Many of my clients are freshwater trout fisherman from the north, west and Midwest who are trying saltwater fly fishing for the first time. Their experience level varies from a few years of fly fishing to decades of pursuing Brook, Brown and Rainbow trout. One of the things they all share is that the heaviest rod they ever held is the one I just handed them.
If they have fished for Bass or Salmon and Steelhead, a seven weight rod might be their heaviest, but many have never fished with anything heavier than a five weight. If small streams are their normal interest, casts of more than thirty feet have never been attempted. How does this prepare them for their first saltwater experience?
A lot depends on what they want to catch. If Trout and Ladyfish on the flats are their desire, there will not be a problem. Most conversations I have, center on Redfish in skinny water, Snook and Tarpon. Rods for Redfish and Snook could be up to a nine weight, Tarpon a twelve. Long casts are necessary for Redfish and Tarpon especially. In order to cast far, a number of things must be accomplished before the fly lands within the fish’s strike zone.
Did they take the time to practice at home before coming here to fish? A local fly shop will have heavier rods and usually someone who could help them with their goal, which should be to cast with some degree of efficiency and accuracy at the distances needed for their quarry.
All sportsman who excel, execute fundamentals with a minimum of error. The Federation of Fly Fishers, has a booklet entitled, “The Essentials of Fly Casting.” These five essentials, when properly executed will result in fly casting proficiency. They apply weather you are using a three weight or a twelve weight.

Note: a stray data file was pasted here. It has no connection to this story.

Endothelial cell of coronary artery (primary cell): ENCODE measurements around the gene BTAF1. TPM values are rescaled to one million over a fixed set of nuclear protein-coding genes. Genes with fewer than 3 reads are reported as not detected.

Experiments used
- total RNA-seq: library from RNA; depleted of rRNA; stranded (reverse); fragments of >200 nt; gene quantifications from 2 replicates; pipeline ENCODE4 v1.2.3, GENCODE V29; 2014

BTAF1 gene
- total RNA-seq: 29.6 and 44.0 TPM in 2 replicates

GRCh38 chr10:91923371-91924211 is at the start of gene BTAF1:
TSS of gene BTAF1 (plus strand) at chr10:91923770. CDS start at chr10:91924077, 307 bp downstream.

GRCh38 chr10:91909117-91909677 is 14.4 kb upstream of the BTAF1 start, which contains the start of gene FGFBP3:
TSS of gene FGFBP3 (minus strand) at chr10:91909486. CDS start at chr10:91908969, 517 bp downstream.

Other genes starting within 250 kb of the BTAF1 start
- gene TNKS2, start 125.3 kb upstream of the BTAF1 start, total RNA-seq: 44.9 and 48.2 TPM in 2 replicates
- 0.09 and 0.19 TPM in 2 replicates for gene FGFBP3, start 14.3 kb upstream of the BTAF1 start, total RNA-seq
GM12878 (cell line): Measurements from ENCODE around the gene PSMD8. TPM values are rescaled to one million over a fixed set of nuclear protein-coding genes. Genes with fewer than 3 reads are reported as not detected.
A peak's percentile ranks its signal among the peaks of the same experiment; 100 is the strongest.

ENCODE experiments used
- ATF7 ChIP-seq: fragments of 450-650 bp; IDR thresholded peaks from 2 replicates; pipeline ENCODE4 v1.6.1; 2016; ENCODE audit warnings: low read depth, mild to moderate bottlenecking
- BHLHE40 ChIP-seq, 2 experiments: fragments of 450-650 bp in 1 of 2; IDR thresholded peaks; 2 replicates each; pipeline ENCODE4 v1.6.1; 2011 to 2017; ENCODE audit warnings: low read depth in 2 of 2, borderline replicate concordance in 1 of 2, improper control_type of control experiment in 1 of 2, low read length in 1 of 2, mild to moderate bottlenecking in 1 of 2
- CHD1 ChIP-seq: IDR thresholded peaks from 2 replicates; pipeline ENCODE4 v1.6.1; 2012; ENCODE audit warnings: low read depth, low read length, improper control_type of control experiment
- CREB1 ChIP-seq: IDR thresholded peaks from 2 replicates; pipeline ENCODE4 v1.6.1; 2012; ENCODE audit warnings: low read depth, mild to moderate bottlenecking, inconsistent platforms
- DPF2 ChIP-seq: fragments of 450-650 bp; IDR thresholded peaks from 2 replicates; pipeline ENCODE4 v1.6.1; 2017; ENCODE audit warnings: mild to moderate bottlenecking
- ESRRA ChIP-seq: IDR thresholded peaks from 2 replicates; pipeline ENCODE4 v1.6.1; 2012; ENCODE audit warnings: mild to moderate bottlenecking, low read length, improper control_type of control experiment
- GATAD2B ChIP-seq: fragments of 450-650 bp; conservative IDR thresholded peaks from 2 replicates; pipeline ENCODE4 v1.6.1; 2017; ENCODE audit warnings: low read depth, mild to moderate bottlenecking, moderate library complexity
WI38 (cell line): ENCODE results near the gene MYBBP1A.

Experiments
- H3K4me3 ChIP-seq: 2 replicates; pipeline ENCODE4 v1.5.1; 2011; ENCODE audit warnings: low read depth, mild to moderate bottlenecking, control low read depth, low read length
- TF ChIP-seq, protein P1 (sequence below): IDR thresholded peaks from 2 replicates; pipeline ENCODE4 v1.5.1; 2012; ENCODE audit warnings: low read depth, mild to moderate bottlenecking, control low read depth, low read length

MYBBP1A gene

There must be a PAUSE at the end of each stroke, which varies in duration with the amount of line beyond the rod tip. When fly casting, the weight of the line, not the fly, bends or loads the rod. A pause is needed to allow the line to straighten between the backward and forward cast, thus loading the rod. Failure to do this will result in a sloppy cast.
SLACK LINE must be kept to an absolute minimum. What causes slack? Movement of the fly line by outside forces such as wind or water, starting the cast with the rod tip too high, rough, jerky application of power, and poor timing between the backward and forward cast. The belly of line that forms when the rod tip is held too high at the beginning of a cast is the most common.
In order to form the most efficient, least air resistant loops, and to direct the energy of a fly cast toward a specific target, the caster must move the rod tip in a STRAIGHT LINE PATH. The loop refers to the shape of the fly line during the cast. A tight or good loop is where the top and bottom strands of line are relatively close together. The larger the loop, the more air resistant and inefficient the cast will be, resulting in a loss of energy. If the top strand of fly line drops below the bottom strand, a tailing or crossed loop will result. This is always a fault in fly casting and causes “wind knots” in line or leader.
The SIZE OF THE CASTING ARC must vary with the length of line past the rod tip. A short line requires a narrow casting arch, a long line, necessitates a longer one. The casting arc is the angle between the rod at the beginning of the casting stroke and at the end of the stroke. The casting stroke is the movement of the hand and arm to apply power to the rod. The backward and forward movement of the rod during false casting is an example.
POWER must be applied in the proper amount at the proper place in the stroke. Power is applied slowly at first, gradually increasing to a peak at the end of the stroke. The amount of power needed for each cast is influenced by a number of factors including the amount of line to be false cast, the total length of the cast, the wind direction, the weight of the rod and line, and the type of cast to be made. Lefty Kreh refers to this as, “a speed up and stop.”